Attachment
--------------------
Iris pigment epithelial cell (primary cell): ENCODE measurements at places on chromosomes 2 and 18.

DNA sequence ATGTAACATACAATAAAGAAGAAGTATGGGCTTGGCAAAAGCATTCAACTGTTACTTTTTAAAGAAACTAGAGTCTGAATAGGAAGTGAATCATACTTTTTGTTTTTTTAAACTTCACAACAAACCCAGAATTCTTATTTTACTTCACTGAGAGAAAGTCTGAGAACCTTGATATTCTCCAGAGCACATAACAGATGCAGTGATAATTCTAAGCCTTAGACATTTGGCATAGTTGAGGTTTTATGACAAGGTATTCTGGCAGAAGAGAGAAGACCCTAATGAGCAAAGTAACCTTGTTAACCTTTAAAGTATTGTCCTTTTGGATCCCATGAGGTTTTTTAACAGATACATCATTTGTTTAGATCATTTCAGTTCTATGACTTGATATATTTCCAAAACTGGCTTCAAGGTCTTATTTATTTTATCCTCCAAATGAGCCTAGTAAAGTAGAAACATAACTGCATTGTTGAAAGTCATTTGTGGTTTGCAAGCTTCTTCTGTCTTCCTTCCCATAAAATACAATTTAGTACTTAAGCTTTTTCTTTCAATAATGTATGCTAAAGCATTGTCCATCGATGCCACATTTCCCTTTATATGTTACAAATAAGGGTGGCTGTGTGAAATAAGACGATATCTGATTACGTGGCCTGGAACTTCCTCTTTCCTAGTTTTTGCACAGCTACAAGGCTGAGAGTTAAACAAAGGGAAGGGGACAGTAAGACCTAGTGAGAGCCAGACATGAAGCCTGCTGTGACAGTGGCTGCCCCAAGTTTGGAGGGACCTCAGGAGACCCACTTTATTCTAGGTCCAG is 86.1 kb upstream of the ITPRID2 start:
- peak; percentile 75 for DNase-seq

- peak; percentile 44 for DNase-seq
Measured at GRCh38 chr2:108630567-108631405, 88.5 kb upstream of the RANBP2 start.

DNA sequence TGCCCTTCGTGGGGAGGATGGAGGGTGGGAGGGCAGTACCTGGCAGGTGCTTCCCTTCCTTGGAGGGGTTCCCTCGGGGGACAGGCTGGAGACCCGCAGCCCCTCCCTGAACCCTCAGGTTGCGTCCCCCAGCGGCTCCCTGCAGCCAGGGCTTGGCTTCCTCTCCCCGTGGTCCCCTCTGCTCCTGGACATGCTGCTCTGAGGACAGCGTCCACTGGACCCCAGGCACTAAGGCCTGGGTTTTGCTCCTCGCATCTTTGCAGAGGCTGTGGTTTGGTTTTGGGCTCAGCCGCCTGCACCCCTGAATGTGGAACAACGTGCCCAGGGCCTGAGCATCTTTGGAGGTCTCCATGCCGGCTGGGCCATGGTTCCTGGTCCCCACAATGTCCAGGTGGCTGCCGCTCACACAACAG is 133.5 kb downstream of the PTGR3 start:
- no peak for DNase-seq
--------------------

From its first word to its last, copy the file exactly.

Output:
Iris pigment epithelial cell (primary cell): ENCODE measurements at places on chromosomes 2 and 18.

DNA sequence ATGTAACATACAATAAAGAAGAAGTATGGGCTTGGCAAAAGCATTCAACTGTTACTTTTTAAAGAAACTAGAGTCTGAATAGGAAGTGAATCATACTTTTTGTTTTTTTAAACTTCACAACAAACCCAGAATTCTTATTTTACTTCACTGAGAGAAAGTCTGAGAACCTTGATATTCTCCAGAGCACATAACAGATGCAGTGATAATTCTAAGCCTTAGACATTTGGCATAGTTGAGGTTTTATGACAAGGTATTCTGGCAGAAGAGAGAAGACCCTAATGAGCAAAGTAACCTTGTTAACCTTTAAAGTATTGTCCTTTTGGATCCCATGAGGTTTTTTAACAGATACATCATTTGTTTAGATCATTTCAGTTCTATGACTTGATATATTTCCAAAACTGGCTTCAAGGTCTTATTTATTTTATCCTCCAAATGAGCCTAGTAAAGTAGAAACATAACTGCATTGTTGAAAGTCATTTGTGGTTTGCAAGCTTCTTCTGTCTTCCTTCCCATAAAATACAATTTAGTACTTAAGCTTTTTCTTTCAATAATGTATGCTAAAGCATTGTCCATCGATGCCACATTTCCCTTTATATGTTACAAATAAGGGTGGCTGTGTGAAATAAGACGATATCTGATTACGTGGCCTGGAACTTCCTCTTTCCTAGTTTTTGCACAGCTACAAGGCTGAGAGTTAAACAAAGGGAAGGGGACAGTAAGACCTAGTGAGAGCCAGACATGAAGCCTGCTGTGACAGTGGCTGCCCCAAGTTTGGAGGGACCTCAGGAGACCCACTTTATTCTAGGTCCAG is 86.1 kb upstream of the ITPRID2 start:
- peak; percentile 75 for DNase-seq

- peak; percentile 44 for DNase-seq
Measured at GRCh38 chr2:108630567-108631405, 88.5 kb upstream of the RANBP2 start.

DNA sequence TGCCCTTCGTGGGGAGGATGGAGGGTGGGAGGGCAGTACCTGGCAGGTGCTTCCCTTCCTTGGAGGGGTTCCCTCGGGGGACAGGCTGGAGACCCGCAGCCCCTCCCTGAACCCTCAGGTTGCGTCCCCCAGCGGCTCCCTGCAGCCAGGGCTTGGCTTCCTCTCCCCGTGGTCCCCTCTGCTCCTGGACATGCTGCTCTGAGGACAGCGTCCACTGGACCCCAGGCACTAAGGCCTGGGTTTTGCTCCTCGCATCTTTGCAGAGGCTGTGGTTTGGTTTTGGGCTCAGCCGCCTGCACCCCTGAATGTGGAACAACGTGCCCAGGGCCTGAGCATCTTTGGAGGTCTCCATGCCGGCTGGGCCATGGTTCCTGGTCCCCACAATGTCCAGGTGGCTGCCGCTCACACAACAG is 133.5 kb downstream of the PTGR3 start:
- no peak for DNase-seq